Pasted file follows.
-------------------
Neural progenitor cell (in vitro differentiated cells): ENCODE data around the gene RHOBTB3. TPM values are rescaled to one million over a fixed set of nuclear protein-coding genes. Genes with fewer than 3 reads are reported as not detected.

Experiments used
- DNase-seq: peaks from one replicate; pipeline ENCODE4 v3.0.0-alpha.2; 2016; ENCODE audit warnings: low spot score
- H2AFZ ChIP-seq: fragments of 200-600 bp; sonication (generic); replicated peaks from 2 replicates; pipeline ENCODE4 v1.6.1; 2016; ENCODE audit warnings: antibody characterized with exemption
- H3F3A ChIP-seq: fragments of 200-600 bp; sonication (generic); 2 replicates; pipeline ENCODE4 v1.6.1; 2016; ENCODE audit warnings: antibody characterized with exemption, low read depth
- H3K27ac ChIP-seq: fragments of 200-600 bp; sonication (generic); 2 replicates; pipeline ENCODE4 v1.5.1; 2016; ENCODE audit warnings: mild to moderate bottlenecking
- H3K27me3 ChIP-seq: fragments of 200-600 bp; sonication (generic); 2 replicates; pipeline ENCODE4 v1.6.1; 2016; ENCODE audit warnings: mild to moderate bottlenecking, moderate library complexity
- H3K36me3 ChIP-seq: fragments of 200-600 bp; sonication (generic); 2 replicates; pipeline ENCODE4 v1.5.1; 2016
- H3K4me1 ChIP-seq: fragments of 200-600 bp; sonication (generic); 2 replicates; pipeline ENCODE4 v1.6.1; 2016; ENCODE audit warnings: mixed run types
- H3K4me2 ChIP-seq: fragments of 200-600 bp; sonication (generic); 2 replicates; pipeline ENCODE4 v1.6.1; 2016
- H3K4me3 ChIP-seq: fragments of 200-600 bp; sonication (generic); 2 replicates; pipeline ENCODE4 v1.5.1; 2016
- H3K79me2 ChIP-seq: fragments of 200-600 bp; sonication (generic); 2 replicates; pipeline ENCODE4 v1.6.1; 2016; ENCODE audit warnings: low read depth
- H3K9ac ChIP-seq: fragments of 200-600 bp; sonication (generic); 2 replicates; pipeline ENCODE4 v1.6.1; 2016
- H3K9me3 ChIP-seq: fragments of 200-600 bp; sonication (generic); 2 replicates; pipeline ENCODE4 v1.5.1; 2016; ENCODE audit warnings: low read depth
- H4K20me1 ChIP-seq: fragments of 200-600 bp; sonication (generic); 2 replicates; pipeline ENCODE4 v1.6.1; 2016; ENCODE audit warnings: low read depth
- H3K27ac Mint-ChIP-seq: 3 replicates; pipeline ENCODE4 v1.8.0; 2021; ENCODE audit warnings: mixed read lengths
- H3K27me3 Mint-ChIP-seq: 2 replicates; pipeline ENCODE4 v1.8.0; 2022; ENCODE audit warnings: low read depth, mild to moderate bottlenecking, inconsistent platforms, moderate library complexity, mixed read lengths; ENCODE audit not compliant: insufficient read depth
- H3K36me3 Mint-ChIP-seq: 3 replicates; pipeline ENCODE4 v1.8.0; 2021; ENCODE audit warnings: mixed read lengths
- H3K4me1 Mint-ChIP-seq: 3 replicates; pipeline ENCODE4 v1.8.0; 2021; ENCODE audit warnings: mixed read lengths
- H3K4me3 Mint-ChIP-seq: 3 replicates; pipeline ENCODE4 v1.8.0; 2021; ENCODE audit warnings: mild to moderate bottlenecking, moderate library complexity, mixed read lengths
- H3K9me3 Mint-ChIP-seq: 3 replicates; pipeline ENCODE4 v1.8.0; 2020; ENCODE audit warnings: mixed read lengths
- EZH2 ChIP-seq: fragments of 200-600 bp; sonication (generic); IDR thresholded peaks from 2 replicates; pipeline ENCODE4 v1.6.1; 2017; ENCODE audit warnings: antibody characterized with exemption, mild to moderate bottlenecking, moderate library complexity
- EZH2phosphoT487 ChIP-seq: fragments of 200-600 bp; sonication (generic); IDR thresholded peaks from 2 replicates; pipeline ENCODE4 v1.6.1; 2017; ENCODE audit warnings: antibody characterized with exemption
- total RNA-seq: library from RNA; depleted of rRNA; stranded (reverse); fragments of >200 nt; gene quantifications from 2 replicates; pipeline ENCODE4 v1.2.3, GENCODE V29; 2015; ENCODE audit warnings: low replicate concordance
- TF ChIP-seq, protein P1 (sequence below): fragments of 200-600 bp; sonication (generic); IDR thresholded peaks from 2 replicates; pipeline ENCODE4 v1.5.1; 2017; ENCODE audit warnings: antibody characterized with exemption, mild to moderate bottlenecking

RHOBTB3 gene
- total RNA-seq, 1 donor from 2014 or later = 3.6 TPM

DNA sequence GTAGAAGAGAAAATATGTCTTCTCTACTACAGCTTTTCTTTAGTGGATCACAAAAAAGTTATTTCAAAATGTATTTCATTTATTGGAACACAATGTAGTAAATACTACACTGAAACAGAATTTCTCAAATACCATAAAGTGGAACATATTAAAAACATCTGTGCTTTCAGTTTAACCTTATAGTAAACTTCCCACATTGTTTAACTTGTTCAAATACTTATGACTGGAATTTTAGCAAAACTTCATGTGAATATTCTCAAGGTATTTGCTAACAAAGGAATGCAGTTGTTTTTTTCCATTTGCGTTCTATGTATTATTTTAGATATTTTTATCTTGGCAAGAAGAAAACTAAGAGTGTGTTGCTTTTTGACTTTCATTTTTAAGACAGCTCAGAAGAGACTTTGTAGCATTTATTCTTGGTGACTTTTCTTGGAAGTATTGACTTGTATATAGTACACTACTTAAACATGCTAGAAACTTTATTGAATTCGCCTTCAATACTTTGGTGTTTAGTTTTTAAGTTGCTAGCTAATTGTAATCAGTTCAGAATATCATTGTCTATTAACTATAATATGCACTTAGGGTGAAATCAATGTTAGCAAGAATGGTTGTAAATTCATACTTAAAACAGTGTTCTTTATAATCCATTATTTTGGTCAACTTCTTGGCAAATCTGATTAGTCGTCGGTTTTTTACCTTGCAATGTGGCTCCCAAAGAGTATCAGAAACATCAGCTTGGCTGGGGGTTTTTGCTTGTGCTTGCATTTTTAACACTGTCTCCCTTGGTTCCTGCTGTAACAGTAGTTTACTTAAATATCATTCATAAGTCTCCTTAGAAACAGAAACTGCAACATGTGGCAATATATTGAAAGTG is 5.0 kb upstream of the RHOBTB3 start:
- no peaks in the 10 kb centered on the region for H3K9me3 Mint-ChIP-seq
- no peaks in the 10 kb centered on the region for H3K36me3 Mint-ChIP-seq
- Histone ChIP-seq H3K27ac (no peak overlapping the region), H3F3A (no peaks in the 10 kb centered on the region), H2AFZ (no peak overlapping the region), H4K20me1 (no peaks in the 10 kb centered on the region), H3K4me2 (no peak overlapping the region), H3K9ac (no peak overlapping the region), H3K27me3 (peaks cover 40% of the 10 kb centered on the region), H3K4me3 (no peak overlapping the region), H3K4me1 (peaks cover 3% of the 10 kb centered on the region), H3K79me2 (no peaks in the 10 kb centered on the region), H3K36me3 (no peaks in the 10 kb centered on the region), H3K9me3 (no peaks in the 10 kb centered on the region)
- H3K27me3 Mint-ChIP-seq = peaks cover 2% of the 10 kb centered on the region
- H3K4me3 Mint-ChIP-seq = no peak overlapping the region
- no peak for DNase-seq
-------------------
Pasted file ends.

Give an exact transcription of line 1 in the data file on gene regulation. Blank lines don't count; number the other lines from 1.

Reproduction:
Neural progenitor cell (in vitro differentiated cells): ENCODE data around the gene RHOBTB3. TPM values are rescaled to one million over a fixed set of nuclear protein-coding genes. Genes with fewer than 3 reads are reported as not detected.